About the Olimex A64-Olinuxino

Back in June 2019, I bought three Olimex A64-Olinuxino boards, which I'm using for testing and demos of networking protocols.

Summary

Features:

Caveats:

Buying the boards

The boards can be bought on Olimex' website. There are multiple variants, you'll probably want one with embedded eMMC (faster and more robust than booting off a micro-SD card).

The boards are sold with no bundled accessories. In addition to the boards, you will need at least some of the following:

The USB to serial adapter is not optional: if something goes wrong, you won't be able to debug the issue without it.

Installation

Olimex provide fairly functional Debian images, with an almost stock kernel.

Earlier kernels used to crash when the board would overheat. This is no longer the case with 5.10, which has working thermal management: the kernel will throttle the CPU when it overheats. It is therefore no longer necessary to limit the CPU's clock rate manually.

Usage

CPU

The CPU is a quad-core Cortex-A53; it implements ARMv8.0-A, and Debian runs in 64-bit mode. It is fast enough to do native compiles, but I prefer to cross-compile from a Debian desktop. For C, I use

apt install gcc-aarch64-linux-gnu
make CC=gcc-aarch64-linux-gnu
and for Go,
GOARCH=arm64 go build

This particular build of the Cortex-A53 implements the ARMv8 crypto extensions (everything is an option in the ARM world). This makes the board useful for HTTPS servers and VPNs.

Storage

The on-board eMMC has reasonable performance, and at any rate the board has enough RAM to keep my working set in cache. A reasonable Debian installation takes 800MB of the available 4GB. If for some reason that is not enough, the board has a micro-SD slot that can be used together with the eMMC.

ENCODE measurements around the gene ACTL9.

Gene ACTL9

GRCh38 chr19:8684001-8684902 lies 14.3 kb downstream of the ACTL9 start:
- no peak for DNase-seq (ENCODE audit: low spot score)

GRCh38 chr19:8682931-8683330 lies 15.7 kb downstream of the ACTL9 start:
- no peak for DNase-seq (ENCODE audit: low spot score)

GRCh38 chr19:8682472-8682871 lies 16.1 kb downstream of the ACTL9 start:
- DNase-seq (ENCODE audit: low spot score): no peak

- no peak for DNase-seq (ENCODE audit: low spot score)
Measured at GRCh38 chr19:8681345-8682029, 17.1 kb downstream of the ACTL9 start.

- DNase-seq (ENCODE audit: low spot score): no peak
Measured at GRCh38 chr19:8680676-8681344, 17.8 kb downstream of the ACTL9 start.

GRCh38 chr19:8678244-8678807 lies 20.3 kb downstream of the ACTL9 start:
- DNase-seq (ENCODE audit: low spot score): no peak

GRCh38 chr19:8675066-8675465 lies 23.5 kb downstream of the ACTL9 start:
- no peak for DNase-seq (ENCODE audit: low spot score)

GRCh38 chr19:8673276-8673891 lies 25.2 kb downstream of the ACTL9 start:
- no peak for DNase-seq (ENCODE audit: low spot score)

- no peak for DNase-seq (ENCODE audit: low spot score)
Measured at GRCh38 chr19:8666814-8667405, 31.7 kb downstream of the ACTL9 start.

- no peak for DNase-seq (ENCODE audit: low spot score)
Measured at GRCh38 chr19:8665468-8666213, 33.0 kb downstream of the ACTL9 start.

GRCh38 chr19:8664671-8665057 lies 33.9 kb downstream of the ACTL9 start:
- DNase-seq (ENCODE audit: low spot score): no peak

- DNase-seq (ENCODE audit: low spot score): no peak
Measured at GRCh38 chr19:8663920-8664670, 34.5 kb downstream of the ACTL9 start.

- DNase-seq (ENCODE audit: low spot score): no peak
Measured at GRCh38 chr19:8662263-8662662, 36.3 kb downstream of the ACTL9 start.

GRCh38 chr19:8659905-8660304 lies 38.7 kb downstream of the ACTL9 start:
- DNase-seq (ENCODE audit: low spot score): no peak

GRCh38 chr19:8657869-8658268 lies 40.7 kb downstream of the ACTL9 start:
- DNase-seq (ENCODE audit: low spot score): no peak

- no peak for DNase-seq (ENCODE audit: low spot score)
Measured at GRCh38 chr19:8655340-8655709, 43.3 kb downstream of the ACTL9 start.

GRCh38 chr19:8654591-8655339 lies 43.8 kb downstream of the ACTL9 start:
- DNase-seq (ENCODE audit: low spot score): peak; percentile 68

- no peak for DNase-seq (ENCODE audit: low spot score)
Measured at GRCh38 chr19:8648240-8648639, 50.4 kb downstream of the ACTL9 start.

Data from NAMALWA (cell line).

Ethernet

The Ethernet works out of the box, it successfully autonegotiates both Gigabit and 100 Mbit/s (I no longer have access to a 10Mbit/s hub to test against). I get 920 Mbit/s over TCP (iperf between two boards connected to the same switch).

The cards all have the same MAC address. If you have multiple cards, you will need to manually override the MAC address to give each a unique one. If you're using an image dated 29 May 2021 or later, add a line such as the following to /boot/uEnv.text:

ethaddr=02:ba:7b:d5:c6:6f

If you're running an earlier version, you'll need to override the MAC address after boot by adding a hwaddress statement to /etc/interfaces.d/eth0. Or just upgrade your uBoot, apt update, apt upgrade, u-boot-install.)

WiFi

The chip is a RTL8723BS connected over SDIO, with a PCB antenna (there's no external antenna connector). It's a 1×1 2.4GHz-only chip. Either the chip or the Linux driver has some limitations:

Earlier kernels used to have a problem with AP mode. AP mode works fine with 5.10.

BlueTooth

BlueTooth 4.0 (with BLE). It works. I'm getting roughly 2Mbit/s over BNEP, with 20ms latency.

The BlueTooth interface disappears after a reboot (this is still the case with kernel 5.10). You need to physically power-cycle the board in order to recover.

Running on battery

The board runs fine on a 1400mAh toy battery. The PMIC indicates that it's using 800mA when idle; if that's accurate, then the small battery should be enough for a few hours continuous use, which is enough for most demos.

Suprisingly enough, there is an upstep converter on board, so the USB ports work even when on battery.

I/O

Only one UART port is populated, and it is used for the console.

The board has space for three extra headers: one UEXT connector (UART + I²C + SPI + power), HSIC, and one undocumented 40-pin header (but you have the board schematics). Unfortunately, none of these are populated, so using them will require soldering.

(A second populated UART would be handy at times, but not often enough to justify the hassle of soldering a header myself.)

Conclusion

A very useful board if you don't need documentation.